A prima facie case (i.e., what a plaintiff must allege at a minimum) in the religious accommodation context requires a plaintiff to show that: (1) he or she had a bona fide religious belief that conflicts with a requirement of employment, (2) the employee informed the employer of the belief, and (3) the employee was fired or not hired because of the conflict.
On September 17, 2009, the EEOC filed the lawsuit at issue against Abercrombie, alleging violations of Title VII regarding failure to accommodate religious beliefs. Abercrombie argued that the EEOC had failed to establish the second prong of a prima facie case for religious discrimination, arguing that Elauf failed to inform Abercrombie that she would need to wear her hijab for religious reasons. Therefore, Abercrombie argued, Abercrombie’s decision not to hire Elauf was based on a religion-neutral Look Policy, and not on a religiously discriminatory policy.
The EEOC argued that Abercrombie had notice that Elauf wore a head scarf because of a religious belief, and that Abercrombie refused to hire her because the hijab conflicted with its Look Policy. Based on these arguments, both sides moved for summary judgment (i.e., judgment before a trial). The District Court for the Northern District of Oklahoma held that the EEOC had, indeed, made out a prima facie case and rejected Abercrombie’s argument that Elauf failed the notice element because she had not informed Abercrombie that she wore her hijab for religious reasons. The District Court therefore denied summary judgment to Abercrombie and granted summary judgment to the EEOC. Abercrombie then appealed to the 10th Circuit Court of Appeals, which reversed the district court, and ordered it to deny summary judgment to the EEOC and grant summary judgment to Abercrombie.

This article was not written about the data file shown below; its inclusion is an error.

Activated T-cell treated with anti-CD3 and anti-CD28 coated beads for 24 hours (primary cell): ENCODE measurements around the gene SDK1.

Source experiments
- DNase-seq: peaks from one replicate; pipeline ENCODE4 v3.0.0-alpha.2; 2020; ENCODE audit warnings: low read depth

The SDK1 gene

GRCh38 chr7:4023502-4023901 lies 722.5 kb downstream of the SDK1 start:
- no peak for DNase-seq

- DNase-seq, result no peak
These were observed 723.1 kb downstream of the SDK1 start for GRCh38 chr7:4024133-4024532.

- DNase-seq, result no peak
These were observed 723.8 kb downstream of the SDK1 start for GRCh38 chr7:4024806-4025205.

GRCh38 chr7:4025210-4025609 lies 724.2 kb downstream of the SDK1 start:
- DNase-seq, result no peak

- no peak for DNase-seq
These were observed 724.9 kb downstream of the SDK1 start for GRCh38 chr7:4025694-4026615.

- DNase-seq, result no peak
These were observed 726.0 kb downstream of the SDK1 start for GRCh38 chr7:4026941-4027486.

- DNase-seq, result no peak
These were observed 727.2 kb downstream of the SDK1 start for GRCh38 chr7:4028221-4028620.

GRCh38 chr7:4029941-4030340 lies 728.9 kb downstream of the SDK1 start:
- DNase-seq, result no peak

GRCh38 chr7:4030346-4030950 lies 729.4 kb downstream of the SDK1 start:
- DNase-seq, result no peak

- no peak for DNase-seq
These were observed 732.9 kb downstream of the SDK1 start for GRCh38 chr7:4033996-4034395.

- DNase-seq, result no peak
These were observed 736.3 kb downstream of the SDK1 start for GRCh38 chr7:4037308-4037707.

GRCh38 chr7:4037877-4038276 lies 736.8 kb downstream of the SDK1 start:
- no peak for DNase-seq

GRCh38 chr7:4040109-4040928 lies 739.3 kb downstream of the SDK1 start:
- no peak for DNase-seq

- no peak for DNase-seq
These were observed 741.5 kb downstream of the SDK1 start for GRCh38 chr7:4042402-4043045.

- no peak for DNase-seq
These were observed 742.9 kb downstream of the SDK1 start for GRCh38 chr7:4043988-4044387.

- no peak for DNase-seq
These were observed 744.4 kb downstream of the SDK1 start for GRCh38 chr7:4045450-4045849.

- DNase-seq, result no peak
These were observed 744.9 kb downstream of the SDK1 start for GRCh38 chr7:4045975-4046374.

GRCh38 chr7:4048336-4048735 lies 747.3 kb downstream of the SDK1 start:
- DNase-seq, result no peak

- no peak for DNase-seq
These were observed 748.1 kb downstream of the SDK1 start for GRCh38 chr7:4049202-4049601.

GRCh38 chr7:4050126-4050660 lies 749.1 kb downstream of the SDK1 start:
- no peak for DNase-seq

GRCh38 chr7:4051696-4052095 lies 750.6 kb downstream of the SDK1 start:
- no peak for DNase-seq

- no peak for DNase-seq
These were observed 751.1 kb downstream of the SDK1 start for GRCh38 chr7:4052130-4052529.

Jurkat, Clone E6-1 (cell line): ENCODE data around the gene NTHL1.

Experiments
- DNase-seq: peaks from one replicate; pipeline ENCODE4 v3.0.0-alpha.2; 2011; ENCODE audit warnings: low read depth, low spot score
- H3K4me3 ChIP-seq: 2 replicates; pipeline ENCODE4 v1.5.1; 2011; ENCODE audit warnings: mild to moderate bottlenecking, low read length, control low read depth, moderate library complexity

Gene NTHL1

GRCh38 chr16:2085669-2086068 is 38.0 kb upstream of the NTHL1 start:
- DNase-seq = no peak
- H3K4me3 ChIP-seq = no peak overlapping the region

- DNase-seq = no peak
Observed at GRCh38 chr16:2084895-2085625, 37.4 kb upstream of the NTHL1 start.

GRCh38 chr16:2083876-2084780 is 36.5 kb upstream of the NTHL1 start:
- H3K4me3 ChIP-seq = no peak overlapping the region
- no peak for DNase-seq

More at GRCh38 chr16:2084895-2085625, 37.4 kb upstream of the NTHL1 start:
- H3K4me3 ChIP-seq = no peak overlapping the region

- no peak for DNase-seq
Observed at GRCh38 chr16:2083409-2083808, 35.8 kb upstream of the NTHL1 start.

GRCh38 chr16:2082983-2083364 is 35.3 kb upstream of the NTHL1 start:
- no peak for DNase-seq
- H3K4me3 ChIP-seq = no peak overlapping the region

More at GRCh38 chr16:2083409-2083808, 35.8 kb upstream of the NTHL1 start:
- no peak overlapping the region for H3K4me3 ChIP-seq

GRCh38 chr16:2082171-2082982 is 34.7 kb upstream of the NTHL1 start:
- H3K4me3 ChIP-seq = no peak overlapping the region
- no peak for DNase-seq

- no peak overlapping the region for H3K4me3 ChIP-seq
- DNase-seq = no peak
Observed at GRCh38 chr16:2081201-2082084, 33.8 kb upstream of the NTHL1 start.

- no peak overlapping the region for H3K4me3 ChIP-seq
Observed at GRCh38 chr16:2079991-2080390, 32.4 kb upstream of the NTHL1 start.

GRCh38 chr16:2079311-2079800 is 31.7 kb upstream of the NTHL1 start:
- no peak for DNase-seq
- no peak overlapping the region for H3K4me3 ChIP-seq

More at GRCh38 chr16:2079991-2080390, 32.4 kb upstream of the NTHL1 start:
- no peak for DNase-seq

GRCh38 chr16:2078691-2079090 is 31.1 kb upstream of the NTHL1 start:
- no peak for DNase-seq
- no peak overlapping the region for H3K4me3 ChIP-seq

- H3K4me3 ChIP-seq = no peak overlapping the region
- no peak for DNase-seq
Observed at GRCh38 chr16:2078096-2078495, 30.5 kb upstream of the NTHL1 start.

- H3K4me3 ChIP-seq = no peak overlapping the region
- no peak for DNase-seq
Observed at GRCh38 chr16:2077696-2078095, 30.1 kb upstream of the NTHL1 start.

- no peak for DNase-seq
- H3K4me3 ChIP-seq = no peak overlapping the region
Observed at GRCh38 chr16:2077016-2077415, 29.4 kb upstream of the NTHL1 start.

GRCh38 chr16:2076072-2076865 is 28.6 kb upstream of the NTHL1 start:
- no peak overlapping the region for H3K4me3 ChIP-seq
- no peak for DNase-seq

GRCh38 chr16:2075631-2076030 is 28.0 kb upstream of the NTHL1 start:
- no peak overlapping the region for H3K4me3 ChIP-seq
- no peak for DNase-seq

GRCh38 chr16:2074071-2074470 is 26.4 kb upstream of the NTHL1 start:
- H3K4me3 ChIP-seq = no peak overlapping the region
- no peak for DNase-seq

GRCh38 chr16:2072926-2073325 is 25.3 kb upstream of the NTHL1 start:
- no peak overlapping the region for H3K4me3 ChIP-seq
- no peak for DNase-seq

The Circuit Court framed the question before it as whether, under Title VII, a plaintiff must establish that he or she initially informed the defendant of the need for a religious accommodation due to a conflict between the religious practice and the employment requirement. The Court answered in the affirmative.
The EEOC argued that an employer’s responsibility is to attempt to reasonably accommodate an employee when it has notice, either directly or indirectly, that the employee’s religious belief will conflict with an employment requirement. The Court disagreed, and found that the employer must have actual knowledge, not constructive notice, that a religious accommodation is required.